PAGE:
In recent years, New Zealand’s film industry has flourished in leaps and bounds, to the point where its domestic releases are produced to blockbuster-like levels of quality. Although working with a bigger budget has its benefits, it cannot overcome a film’s flaws, as is the case with this Kiwi comedy.
Aspiring author John (Dean O’Gorman) is still coming to terms with his break-up, longing to win back ex-fiancé Susie (Antonia Prebble). After learning that Susie will be attending an upcoming wedding in Wellington, John sets off from his mate’s flat in Auckland with the hope of reconciling their relationship. That hope is dealt a blow when John’s beat-up Holden Kingswood overheats in spectacular fashion, leaving him to carpool his way south.
The only person to offer John a lift is a young man named Luke (James Rolleston, Boy) who is fleeing a group of deviants in a stolen Mini Cooper. Inevitably, the duo have a run-in with the local police, but thanks to the sharp driving skills of Luke, he and John are able to evade the ensuing pursuit. Soon after their close call, John and Luke make an impromptu stop at a fast food drive-thru, there gaining another passenger – animal rights activist Keira (Ashleigh Cummings).
Believe it or not, Pork Pie is a remake of another Kiwi comedy released in the early Eighties. Geoff Murphy’s Goodbye Pork Pie was one of the first NZ films to achieve mainstream success, and though much of the material hasn’t aged well, it maintains a healthy following in its native land. What’s more peculiar is that the remake is written and directed by Geoff Murphy’s son, Matt. The younger Murphy has placed a number of homages to the original in his film, including the Mini’s registration plate, and the chase scene through Wellington’s train station.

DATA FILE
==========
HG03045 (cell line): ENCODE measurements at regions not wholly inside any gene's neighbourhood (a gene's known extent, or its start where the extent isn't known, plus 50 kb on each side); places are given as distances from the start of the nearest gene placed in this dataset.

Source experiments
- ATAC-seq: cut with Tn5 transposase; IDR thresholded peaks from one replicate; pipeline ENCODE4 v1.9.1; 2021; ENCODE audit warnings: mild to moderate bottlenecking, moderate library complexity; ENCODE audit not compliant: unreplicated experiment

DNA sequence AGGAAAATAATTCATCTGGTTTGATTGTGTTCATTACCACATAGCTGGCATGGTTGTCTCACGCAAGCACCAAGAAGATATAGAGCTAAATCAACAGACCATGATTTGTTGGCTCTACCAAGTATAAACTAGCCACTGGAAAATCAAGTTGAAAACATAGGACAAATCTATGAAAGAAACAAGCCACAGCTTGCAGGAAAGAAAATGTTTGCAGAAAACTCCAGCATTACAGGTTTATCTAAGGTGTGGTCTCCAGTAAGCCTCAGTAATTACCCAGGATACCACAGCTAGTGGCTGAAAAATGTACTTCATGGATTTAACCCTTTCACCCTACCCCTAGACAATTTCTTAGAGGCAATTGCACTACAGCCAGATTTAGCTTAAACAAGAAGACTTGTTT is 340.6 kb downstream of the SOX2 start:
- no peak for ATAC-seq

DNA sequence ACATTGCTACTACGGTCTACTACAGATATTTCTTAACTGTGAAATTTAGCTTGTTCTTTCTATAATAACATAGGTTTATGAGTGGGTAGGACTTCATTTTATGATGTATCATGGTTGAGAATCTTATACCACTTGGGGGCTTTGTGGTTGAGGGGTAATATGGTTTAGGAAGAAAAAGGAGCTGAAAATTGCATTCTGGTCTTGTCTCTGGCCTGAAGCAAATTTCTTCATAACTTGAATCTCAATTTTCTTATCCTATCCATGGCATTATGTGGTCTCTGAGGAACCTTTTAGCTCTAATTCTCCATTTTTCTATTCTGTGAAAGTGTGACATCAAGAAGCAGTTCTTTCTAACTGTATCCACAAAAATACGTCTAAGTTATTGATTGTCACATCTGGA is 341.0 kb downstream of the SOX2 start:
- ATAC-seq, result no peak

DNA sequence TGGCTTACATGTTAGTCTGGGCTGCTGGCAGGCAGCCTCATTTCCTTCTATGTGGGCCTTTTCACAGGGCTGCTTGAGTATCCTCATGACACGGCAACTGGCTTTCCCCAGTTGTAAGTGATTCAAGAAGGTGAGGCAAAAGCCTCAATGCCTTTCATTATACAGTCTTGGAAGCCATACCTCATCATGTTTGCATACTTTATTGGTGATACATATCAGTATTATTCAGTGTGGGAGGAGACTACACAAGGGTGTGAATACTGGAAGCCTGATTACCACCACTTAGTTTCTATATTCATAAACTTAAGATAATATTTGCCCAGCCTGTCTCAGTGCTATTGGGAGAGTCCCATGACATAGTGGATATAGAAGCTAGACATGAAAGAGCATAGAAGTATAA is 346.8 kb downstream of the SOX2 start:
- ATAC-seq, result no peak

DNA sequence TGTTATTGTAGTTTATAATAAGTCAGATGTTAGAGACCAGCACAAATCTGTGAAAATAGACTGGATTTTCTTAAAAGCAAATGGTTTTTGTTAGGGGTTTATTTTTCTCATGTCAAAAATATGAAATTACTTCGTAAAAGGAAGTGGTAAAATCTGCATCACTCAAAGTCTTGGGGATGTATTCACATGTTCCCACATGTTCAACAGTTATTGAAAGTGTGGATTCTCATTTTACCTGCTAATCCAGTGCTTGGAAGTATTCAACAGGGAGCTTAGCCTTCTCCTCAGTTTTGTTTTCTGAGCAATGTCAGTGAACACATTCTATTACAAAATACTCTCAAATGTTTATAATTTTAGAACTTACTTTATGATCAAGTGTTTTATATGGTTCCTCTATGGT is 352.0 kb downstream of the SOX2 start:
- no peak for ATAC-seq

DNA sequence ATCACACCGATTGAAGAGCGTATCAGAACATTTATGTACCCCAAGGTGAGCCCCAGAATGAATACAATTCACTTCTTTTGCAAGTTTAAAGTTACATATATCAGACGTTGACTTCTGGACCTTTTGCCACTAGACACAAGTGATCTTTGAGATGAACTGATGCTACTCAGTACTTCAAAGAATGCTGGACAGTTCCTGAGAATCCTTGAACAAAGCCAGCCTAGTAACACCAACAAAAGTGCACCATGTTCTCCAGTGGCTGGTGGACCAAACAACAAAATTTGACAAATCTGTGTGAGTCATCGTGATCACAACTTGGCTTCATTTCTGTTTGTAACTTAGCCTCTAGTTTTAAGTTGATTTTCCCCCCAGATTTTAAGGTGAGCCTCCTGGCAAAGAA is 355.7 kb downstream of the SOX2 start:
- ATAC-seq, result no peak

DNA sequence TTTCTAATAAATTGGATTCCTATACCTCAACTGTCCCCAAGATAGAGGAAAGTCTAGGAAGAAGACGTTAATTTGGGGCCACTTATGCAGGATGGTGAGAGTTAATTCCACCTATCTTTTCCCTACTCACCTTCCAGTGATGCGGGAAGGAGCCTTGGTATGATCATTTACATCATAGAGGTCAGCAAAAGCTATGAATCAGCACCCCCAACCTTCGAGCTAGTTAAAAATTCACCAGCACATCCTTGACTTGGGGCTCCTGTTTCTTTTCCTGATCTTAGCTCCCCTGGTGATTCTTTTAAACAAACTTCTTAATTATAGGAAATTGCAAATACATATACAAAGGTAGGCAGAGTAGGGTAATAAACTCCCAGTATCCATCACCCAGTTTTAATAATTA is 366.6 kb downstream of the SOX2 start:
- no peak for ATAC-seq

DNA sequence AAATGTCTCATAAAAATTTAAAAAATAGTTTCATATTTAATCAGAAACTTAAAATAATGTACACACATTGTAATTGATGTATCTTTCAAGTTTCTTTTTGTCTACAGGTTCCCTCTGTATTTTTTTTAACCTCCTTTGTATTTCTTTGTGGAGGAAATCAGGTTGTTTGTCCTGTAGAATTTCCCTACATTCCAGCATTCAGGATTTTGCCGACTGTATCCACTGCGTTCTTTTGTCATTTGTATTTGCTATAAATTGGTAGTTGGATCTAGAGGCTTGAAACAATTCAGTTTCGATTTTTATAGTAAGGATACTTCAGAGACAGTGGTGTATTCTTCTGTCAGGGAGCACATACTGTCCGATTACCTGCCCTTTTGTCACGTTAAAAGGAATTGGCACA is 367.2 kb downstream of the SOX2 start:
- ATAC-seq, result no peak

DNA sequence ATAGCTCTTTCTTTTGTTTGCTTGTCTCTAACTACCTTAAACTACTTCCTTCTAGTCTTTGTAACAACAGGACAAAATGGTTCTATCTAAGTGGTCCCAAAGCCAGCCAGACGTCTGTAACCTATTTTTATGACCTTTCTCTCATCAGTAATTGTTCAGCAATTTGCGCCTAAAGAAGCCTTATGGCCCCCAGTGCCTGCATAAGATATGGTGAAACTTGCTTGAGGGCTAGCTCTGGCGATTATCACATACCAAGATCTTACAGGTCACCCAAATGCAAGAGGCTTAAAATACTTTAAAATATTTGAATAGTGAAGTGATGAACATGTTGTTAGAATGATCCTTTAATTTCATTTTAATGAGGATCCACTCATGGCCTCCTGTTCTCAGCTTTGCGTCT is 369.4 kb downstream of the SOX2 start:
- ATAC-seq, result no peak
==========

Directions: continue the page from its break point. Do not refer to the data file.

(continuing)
Thankfully, Pork Pie can be enjoyed without having viewed its source material, in part due to its many positive attributes. O’Gorman, Rolleston and Cummings are all entertaining, with the three having very good chemistry – some would say it’s too good; the Dave Dobbyn-esque soundtrack is an aural delight, complementing the stunning shots of rural New Zealand; and the slapstick humour, while not as funny as it could be, does provide the necessary laughs when it most needs to.
Another peculiarity of this movie is its similarity to last year’s Kiwi smash-hit, Hunt for the Wilderpeople. Both films have a young Maori protagonist eluding the authorities with an older Anglo sidekick, becoming national heroes as they do so. Whether these parallels are intentional or not, this unfortunately means that Pork Pie has less of an impact than its contemporary, which is funnier and more original. And that’s a shame, because Pork Pie is quite a charming picture.
There is one other niggle that needs to be addressed. For a movie which proudly puts an apricot-coloured Mini front and centre of its promotional material, there is a distinct lack of it in the film itself. Chase scenes with the Mini are sporadically placed between long, sombre scenes featuring the main characters, and the chase scenes that are there would benefit from some better editing to make them more thrilling.
Something of a missed opportunity, Pork Pie has its merits but could be far more enjoyable. Though it boasts a likeable cast and some humorous moments, its lack of spectacle prevents it from being a must-see blockbuster experience.